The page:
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No Practice, No Problem For Pierce At Jonesboro

Paige Pierce cleans up one of her 11 birdies during the first round of the Jonesboro Open. Photo: Alyssa Van Lanen / DGPT

Paige Pierce wasn’t even supposed to play in the Jonesboro Open.

Now, the defending tournament champion has a seven-shot lead after the first 18 holes at Disc Side of Heaven, as her 12-under par 54 Friday morning established a new Open Women's course record. Madison Walker tossed a 5-under par 61 to land in second place, while Sarah Hokom and Catrina Allen are tied for third with 4-under par 62s. Kona Panis rounds out the top five after a 3-under par showing.

Pierce’s 1025-rated effort topped her best showing from last year’s tournament, where she fired off a 4-under par first round. Though the Open Women’s field is playing from shorter tees on nine holes, her tally also matched the second-best round score logged by the Open field in 2017.  

The four-time PDGA World Champion was out in Nantucket this week helping with plans for Tina Stanaitis and Eric Oakley’s wedding later this year, and the trip was going to keep her from defending her Jonesboro title because she wasn’t going to make it back in time for the start of the tournament.

That is, until she found out the event started on Friday.

“I thought it started on Thursday, actually,” Pierce said with a laugh. “But then Nate [Perkins] was like, ‘Why wouldn’t you play if your flight lands on Thursday? You could still make it here.’”

So, after a last-minute add to the roster, Pierce headed back to the Midwest. Even after her and Stanaitis’ flight was delayed two hours, the duo made it to Jonesboro after a six-and-a-half hour drive from Kansas City and pulled in around 11:30 p.m. Thursday.

Naturally, a boost was in order for Pierce on Friday morning, but that didn’t go quite as planned when she spilled her coffee all over herself before the round. Combined with not knowing that the opening hole had been shortened from the prior year – the tee sign still read 450 feet, Pierce said, but it actually plays at 380 for the women – and Pierce started the day inauspiciously: She completely misfired her drive high into some trees off the right side of the fairway and settled for one of the field’s two bogeys on the hole.

A teammate came to the rescue, though, and she was able to get back on track.

“Peter [McBride] actually brought over a green tea,” Pierce said. “So I got a little caffeine in.”

Perhaps Pierce needs to switch her morning beverage, then, because the elixir paid dividends on her scorecard. Pierce didn’t register another blemish the rest of the round and paced the field with a 67 percent circle 1 in regulation rate. She parked the 715-foot, par 5 9th for a tap-in eagle, then parked four more shots down the stretch to cruise to the clubhouse lead.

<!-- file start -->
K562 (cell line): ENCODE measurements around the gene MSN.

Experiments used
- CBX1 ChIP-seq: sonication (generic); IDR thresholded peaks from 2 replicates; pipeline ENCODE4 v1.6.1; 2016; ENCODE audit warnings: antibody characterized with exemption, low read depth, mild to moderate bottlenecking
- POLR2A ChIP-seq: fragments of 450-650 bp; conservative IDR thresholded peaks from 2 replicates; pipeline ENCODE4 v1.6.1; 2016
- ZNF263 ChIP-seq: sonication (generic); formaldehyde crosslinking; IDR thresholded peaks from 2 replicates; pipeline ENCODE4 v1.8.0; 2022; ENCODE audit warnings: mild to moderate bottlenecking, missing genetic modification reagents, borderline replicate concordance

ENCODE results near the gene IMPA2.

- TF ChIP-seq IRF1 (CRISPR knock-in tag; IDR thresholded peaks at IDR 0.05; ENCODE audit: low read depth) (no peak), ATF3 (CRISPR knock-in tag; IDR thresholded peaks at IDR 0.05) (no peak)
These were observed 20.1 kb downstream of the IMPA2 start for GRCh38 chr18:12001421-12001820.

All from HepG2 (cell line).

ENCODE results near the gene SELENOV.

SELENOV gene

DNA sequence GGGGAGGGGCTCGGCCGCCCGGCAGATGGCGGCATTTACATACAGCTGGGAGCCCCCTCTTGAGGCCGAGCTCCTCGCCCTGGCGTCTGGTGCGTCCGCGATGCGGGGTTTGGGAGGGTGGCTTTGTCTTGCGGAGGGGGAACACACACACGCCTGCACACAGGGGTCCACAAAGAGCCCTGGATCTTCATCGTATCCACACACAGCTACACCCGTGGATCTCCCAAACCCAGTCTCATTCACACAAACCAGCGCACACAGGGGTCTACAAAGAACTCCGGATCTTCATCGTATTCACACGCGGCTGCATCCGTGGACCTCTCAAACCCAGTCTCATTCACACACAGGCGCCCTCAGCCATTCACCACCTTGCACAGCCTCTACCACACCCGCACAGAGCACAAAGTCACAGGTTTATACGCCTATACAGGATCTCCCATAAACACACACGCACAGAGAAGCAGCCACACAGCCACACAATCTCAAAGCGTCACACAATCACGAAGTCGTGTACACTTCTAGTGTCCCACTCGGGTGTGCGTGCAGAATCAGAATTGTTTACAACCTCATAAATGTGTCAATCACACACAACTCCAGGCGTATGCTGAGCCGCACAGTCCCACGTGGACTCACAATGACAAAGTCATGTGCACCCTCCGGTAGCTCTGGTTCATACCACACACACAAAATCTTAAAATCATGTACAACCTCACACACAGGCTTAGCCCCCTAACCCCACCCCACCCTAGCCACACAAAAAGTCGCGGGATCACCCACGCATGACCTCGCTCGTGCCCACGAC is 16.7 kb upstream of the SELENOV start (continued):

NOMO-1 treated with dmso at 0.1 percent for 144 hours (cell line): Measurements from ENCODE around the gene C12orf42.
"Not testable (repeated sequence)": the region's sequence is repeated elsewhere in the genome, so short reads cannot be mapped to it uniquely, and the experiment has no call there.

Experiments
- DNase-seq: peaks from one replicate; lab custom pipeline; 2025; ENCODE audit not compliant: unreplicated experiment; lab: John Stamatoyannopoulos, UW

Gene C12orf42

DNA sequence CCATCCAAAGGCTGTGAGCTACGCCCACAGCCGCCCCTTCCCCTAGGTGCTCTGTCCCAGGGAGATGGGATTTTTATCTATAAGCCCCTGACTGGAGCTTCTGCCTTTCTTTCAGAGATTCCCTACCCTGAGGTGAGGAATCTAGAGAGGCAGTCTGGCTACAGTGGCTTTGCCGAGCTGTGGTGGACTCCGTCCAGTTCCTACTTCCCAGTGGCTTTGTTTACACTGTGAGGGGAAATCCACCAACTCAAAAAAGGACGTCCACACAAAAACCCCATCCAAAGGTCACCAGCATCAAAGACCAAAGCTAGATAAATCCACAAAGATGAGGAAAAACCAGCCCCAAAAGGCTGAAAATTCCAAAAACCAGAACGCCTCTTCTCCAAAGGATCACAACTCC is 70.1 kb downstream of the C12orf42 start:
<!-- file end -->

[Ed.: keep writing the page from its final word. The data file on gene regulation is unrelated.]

More important than her accuracy measures, though, was her success from close range.

“I think it was putting,” Pierce said. “It was one of those rounds where nothing was really going wrong…I was just playing, you know? …I didn’t have to make any comebackers. It was just smooth all around.” She canned 94 percent of her circle 1 putts and leads the field in circle 2 putting at 40 percent.

The top circle 1 putter for the day, meanwhile, is in second place. Walker is coming off three consecutive wins, including a playoff triumph over Elaine King at the Throw Down the Mountain VI, and continued her momentum with a hot back nine that included six birdies. It was during that same stretch that Walker was handling UDisc Live scoring for her card, and it turns out it was a welcome distraction.

“I took the phone, and once I got the stats thing in my hand I don’t know what happened,” Walker said. “I lost control and I kinda black out and was doing the stats. I literally had no idea I had that many birdies until I got done.”

Throwing primarily backhand as she continues to recover from elbow tendinitis, Walker said her approach game was the weakest part of her game, as she had difficulty dialing in her Rhyno touch shots.

Still, a trip to Augusta National Golf Club for a Masters practice day earlier this week left her inspired. She’s spent the time since Tuesday watching videos of Jordan Speith, the world’s fourth-ranked golfer, and his penchant for talking to his shot while it’s airborne.

“I do that, too,” Walker said. “So it’s been making me laugh, which keeps it light.”

The Open Women’s lead card tees off at 9 a.m. CT Saturday for another tilt with Disc Side of Heaven, with real-time statistics and scoring available at UDisc Live.

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